WARREN, Minn. — A career in soil and water conservation is one way to take a trip and never go far from the farm.
“I still have farming in my blood,” said Darren Carlson, 44, standing outside the Marshall County Soil and Water Conservation District. He’s slated to become overall manager in a month.
Carlson grew up on a 1,200-acre small grain and 60-cow dairy farm at nearby Angus, Minn. His parents, Mylo and Marlene, sold the cows in 1998 put most of their land into the Conservation Reserve Program. His oldest sister, DeAnna Zink, is the chief executive officer of the University of North Dakota Alumni Association Foundation at Grand Forks, N.D. Brother Michael, 53, is a technician at Marshall SWCD, and his sister is Dr. Kimberly Molacek, an optometrist at Milaca, Minn.
The youngest among his siblings, Darren graduated from Warren High School in 1995. He started at the University of Minnesota-Crookston, about 30 miles away, and helped the family with their cows. In 1997, Darren quit school to farm full-time. But a harsh winter and spring flooding changed his mind.
“I decided, ‘This isn’t for me,’” he recalls.
In 1998, they sold the cows.
Darren went back to UMN-Crookston, where he switched to a natural resources degree, with an emphasis in soil and water management.
“I thought this was a way to still work with rural landowners, farmers, and still live in a smaller community,” he said.
In 1999, he started with the federal Natural Resources Conservation Service at Farmington, Minn., in Dakota County, just south of the Twin Cities. He shifted to county posts with Scott County SWCD in 2003 and then back to Dakota County to work with the SWCD in 2008. He married his first wife in 2007. The first of three sons was born in 2008.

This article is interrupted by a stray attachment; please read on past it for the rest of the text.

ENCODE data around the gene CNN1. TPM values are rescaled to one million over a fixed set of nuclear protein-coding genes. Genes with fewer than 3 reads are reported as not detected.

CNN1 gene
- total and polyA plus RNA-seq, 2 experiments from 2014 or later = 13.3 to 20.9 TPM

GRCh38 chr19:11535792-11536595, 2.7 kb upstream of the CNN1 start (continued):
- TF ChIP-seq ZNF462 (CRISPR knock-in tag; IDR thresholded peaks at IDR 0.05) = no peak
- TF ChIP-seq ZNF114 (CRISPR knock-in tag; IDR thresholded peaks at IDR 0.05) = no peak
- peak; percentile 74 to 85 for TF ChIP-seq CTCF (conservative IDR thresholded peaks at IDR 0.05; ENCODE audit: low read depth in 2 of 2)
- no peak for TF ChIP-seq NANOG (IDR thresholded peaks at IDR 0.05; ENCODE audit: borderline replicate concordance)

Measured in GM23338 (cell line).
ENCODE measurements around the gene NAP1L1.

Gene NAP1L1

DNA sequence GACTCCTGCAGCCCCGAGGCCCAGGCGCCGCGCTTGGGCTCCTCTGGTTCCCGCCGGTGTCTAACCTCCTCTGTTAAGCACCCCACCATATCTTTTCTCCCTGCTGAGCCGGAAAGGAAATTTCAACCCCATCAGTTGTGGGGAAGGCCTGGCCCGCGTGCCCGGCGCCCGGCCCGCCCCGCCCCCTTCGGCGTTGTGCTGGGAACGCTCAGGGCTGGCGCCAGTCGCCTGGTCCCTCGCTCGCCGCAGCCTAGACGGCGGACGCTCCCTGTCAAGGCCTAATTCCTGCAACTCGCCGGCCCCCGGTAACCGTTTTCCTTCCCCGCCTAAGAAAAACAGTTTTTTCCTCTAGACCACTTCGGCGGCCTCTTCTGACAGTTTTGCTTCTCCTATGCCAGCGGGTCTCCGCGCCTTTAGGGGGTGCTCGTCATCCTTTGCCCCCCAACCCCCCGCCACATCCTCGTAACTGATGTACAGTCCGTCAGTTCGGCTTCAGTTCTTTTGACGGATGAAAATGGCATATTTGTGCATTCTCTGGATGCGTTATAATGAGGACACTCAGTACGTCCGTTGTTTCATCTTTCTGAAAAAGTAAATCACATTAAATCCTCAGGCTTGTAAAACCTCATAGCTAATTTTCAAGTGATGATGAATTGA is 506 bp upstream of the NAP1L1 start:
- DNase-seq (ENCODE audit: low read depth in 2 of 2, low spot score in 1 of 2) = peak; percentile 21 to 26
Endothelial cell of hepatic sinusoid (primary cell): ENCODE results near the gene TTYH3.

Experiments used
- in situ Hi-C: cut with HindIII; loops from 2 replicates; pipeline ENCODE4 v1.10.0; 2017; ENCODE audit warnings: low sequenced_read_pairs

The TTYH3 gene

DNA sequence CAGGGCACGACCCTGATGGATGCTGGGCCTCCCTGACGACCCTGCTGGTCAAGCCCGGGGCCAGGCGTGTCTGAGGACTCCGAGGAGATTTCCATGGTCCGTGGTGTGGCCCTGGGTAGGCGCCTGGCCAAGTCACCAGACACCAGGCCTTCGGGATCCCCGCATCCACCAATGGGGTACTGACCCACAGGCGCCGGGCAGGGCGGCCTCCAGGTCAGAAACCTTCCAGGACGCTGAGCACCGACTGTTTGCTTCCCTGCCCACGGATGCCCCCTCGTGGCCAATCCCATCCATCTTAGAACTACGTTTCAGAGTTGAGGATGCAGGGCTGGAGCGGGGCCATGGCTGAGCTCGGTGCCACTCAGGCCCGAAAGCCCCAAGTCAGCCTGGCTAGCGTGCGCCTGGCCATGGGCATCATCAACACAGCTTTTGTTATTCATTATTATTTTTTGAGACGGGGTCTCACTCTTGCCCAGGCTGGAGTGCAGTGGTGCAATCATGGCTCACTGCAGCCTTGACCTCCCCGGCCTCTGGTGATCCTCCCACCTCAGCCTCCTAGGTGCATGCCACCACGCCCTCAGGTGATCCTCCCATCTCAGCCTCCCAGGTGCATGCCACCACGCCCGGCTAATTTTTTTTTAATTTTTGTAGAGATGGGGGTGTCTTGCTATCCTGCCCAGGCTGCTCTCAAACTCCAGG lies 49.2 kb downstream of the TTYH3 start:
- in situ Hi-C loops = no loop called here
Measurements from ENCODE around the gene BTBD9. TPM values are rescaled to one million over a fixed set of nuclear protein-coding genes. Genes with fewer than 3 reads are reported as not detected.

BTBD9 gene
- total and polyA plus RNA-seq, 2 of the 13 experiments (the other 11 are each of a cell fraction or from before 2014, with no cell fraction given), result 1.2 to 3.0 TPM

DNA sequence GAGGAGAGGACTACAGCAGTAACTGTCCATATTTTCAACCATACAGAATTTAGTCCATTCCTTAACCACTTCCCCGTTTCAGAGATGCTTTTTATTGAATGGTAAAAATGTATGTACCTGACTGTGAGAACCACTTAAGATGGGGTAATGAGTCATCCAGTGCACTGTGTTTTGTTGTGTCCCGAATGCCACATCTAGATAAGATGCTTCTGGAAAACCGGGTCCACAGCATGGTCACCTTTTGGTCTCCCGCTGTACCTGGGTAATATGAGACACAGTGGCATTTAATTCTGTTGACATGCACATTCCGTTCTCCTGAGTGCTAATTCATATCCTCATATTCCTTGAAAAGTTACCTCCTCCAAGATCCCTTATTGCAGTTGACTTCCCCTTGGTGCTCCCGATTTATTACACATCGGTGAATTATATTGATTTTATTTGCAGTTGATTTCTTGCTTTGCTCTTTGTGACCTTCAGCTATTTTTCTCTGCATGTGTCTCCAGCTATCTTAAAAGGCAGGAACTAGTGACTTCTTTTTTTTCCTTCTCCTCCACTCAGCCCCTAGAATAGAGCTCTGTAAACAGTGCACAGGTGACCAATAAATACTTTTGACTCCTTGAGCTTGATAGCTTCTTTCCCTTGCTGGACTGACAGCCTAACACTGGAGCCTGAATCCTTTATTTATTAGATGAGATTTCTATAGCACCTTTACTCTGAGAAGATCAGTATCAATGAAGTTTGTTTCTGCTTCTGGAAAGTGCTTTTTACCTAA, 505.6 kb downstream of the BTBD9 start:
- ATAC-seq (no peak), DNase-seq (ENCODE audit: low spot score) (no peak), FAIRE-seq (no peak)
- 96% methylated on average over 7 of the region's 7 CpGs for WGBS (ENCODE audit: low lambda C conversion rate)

In 2009, Darren moved his family to be close to his family at Angus, Minn., and worked on a high school classmate’s family farm. In 2010 he took a job as district manager for the Kittson County SWCD and commuted an hour each way to Hallock, Minn. The marriage ended in 2014, but he has remained in the community where his three sons live.
In 2015, Darren was hired as Marshall SWCD program manager in Warren. In 2019 he married Jessica Myrfield, who grew up on a nearby farm.
Darren is excited about conservation. The staff — including his older brother, Michael — works deals with a number of governmental bodies, working on using cost-share dollars for conservation. With COVID-19 restrictions, there are a lot of phone and teleconference issues.
He rattles off a list of programs. Among them, is providing “conservation-grade trees” for farmstead shelterbelts, field windbreaks and snow fences. The Marshall SWCD also provides a planting drill so landowners can rent it or hire the district to plant the required Conservation Reserve Program mixes, or to plant the state’s mandatory conservation buffer strips.
Among the other programs:
Culverts. The district works with private engineers to survey locations for culverts that drain crop fields into county ditches or judicial ditches, and pay 75% cost-share assistance.
Equipment loans. The district offers low-interest loans (3% or less, up to $200,000) to purchase equipment — air drill or variable-rate sprayer, or GPS unit, for example — that improves water quality.
Sealing abandoned wells. The district pays up to 50% of the cost of sealing abandoned wells. This combines with a 40% share from the county, for a 10% cost to landowners. They do about 20 a year.
Carlson said his favorite part of the job is talking with farmers and looking at aerial maps to learn about their problems with erosion or other issues. It’s a good way to make a living near his family in a community he loves and near a farm that is close to his heart.